I would pick up the DSLR every November to take a photo for our holiday card and would have to re-learn it every year- that's where Shoot Along came in. I decided once and for all to learn my camera so that I could finally shoot the types of shots that I "saw" in my head but couldn't seem to achieve. Slowly through the class and the weekly prompts I started to see some improvement in my images. Manual mode really allows you to take complete control and tell the camera what's important in the image you're creating.
Shoot Along helped me pick up my camera every week and try something new. It's so fun to see how each photographer interprets the lesson differently. I loved seeing everyone's amazing images and it motivated me to keep improving.
The shot of my youngest with crazy static hair was taken near a bright window in our house mid-day. I had my husband rub his head with a dark grey fleece blanket we have & then use it both as a backdrop & to hold over his head so that his hair would stick straight up.
I still use the same camera I first got because I haven't outgrown it yet & feel I have a lot more to learn about editing before I outgrow it. I love my 35mm most, it allows me to get shots indoors in fairly low light/tight conditions & I can also use it for portraiture outside!
My daughter is now 9 so for the most part I've just read a lot online, books, and practiced over the past 6 years when I wanted to learn something new. I finally got out of manual mode when I join Shootalong last year. It was a bit of a breakthrough moment because then I was able to learn how to shoot in more complex lighting situations that weren't as easy to do when I was limited to modes like Aperture priority mode.
Shoot along helped me grow in that it gave me weekly tips and inspiration to get out there are try something new. Or if it was a topic I was already familiar with there was always some sort of different way of trying it out I hadn't thought of before and could work on making that skill even better for myself. What I'm most thankful was through Shoot Along I found a photography buddy who lives just minutes away and have created an amazing friendship with to talk all things photography and life!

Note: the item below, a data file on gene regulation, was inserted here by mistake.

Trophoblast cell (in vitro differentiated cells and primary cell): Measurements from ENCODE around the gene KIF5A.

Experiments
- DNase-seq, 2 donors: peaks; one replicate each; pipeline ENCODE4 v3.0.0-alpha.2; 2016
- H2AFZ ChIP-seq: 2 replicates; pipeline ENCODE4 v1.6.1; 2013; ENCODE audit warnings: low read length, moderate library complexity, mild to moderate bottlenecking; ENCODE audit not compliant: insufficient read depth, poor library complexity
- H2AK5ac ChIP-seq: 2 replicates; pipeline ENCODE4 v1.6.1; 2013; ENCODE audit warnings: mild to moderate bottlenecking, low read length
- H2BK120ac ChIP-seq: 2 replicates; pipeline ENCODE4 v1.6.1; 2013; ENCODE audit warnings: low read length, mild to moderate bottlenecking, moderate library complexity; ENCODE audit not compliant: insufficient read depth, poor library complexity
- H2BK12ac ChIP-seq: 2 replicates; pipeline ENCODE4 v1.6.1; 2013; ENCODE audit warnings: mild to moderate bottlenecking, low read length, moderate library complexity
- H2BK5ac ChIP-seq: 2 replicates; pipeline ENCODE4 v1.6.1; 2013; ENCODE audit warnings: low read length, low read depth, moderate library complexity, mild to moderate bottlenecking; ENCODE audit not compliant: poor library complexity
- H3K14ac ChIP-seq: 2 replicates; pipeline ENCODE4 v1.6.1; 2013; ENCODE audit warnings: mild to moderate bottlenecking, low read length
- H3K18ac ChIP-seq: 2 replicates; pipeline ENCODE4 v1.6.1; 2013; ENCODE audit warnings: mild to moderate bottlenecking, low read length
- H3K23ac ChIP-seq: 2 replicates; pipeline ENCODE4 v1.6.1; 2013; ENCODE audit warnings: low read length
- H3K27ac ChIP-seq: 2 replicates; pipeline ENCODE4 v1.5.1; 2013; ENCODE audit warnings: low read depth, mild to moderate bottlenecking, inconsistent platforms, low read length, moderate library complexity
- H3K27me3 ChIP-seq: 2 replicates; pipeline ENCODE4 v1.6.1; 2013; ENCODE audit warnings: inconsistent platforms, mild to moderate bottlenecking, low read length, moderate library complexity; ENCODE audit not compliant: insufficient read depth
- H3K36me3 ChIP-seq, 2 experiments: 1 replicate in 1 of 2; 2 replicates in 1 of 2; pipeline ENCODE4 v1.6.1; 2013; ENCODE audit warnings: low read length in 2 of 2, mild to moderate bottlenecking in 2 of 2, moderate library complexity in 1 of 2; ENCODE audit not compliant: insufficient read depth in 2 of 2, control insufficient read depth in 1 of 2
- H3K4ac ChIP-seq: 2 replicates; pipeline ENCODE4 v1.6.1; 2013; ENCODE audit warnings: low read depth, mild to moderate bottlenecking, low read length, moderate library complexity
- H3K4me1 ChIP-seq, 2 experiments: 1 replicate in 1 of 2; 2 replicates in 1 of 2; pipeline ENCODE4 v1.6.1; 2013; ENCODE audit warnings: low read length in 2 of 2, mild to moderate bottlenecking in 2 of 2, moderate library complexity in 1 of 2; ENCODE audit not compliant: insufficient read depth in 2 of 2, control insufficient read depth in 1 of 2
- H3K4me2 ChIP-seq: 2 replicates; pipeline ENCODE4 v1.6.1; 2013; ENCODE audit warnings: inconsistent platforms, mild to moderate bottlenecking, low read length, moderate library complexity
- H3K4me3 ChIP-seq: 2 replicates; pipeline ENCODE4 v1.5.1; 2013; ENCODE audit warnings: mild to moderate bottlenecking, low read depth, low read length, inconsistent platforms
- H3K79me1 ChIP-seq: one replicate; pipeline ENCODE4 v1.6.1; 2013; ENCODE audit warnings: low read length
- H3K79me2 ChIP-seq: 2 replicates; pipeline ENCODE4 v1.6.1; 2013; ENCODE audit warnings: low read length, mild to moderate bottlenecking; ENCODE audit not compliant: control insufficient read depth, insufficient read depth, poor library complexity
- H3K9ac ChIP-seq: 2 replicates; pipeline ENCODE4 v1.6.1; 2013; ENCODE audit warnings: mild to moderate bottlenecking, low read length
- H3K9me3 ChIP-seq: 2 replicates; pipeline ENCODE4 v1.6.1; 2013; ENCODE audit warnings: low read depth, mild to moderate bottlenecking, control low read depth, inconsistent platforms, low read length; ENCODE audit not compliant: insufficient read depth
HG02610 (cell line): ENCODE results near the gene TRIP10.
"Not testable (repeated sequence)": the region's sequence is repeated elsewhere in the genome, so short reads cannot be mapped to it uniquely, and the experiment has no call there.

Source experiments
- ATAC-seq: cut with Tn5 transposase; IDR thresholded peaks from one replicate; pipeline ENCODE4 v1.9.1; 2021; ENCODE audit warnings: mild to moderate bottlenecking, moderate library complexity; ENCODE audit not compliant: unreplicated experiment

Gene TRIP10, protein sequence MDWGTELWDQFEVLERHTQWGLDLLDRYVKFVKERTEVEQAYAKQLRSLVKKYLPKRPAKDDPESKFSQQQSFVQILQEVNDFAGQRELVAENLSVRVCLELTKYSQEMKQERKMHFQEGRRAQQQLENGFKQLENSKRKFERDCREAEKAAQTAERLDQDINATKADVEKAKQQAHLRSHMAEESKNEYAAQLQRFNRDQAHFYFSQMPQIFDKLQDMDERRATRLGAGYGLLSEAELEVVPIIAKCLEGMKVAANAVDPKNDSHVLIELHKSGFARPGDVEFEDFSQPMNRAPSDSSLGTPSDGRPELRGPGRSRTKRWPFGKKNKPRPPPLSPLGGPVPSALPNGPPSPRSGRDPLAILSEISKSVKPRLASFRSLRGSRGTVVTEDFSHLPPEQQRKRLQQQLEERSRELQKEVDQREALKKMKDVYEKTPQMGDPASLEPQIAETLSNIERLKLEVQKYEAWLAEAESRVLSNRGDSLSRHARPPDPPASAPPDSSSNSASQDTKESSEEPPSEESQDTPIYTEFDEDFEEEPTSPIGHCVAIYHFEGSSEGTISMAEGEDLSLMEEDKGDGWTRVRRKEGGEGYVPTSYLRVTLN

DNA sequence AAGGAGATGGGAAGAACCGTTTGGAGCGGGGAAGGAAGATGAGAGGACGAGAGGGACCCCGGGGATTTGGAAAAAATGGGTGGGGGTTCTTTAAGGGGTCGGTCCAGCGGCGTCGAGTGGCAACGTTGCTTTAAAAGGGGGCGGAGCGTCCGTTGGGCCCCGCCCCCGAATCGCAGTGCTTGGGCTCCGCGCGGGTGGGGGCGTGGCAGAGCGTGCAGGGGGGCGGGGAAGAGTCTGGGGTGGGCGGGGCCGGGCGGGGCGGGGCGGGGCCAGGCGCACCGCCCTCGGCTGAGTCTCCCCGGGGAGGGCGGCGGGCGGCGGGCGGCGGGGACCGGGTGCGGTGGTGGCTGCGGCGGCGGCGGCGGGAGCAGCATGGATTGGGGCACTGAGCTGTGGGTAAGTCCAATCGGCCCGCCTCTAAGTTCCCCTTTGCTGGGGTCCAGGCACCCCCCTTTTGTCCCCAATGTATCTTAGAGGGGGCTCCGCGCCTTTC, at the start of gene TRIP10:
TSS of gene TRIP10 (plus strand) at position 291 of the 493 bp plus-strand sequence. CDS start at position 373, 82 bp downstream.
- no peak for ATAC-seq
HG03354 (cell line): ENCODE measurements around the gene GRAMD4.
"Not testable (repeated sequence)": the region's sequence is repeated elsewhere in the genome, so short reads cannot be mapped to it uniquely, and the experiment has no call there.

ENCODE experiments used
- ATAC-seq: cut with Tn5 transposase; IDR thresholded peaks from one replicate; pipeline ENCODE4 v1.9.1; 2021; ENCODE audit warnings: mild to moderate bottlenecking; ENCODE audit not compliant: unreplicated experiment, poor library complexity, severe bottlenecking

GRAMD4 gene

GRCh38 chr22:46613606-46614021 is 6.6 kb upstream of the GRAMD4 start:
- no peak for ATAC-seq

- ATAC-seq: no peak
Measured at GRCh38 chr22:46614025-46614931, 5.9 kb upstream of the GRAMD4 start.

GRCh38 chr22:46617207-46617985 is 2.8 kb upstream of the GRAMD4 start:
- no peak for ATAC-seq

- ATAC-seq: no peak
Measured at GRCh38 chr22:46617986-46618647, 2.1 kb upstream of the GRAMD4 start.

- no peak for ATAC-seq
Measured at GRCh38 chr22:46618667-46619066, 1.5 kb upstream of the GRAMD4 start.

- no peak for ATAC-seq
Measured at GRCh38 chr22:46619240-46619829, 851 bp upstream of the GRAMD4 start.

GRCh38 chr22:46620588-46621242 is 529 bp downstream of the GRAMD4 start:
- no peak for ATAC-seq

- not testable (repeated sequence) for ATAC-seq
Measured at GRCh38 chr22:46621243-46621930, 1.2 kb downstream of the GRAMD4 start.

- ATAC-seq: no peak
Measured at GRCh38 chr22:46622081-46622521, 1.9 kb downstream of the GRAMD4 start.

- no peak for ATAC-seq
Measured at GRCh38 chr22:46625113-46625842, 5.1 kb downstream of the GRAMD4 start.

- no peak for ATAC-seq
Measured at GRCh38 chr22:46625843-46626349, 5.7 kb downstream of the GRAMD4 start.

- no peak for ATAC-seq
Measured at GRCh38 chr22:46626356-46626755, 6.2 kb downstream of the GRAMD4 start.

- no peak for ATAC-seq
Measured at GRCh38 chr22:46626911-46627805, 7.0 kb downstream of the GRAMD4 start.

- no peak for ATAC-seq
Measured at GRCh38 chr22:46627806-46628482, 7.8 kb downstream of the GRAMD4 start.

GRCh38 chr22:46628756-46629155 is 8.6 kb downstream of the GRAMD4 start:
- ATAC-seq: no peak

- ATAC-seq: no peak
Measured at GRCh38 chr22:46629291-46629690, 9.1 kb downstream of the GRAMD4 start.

One lesson a week is just enough to give you a focus that’s obtainable even in the busiest of times. Also, I love the online and social support. It makes it so much easier to participate being an entirely virtual class.
This image was taken as inspiration from the bokeh prompt. I wanted to do something a little different than just the typical background bokeh. My son and other daughter were also blowing bubbles around her and it was a group effort and we were laughing and having so much fun. I told Madeline to blow as many bubbles as she could and she’s not one to take a challenge lightly. The camera and that lesson brought us all together in a fun moment to capture this shot.
That class literally (as cheesy as it sounds) was life changing. I learned thing about my camera and shooting techniques I never thought I’d ever understand let alone capture. Amy and Heidi’s Shoot Along class is one of the best classes you can take to get you to that next level!!
Learning to shoot in manual was a definite game changer! Suddenly I had control over what was in focus, and the depth of field, and I could bring the viewers eye to look at exactly what I wanted. I could control shadows and dark and light and suddenly all those visions of what I was wanting to capture were actually coming out that way!
I really enjoyed that each week there was a new, concise lesson to inspire me. Sometimes it was a new technical skill, other times it was a creative prompt. However, more than the lessons I LOVED the community of photographers that I connected with. The enthusiasm they shared for photography was contagious, and I was inspired weekly by the work they produced. I loved the way we supported each other and lifted each other up, learning from our mistakes, and sharing new skills as we learned them. The Shoot Along community was such a huge impact in my growth, having a safe place to share my images, get feedback, and ask questions.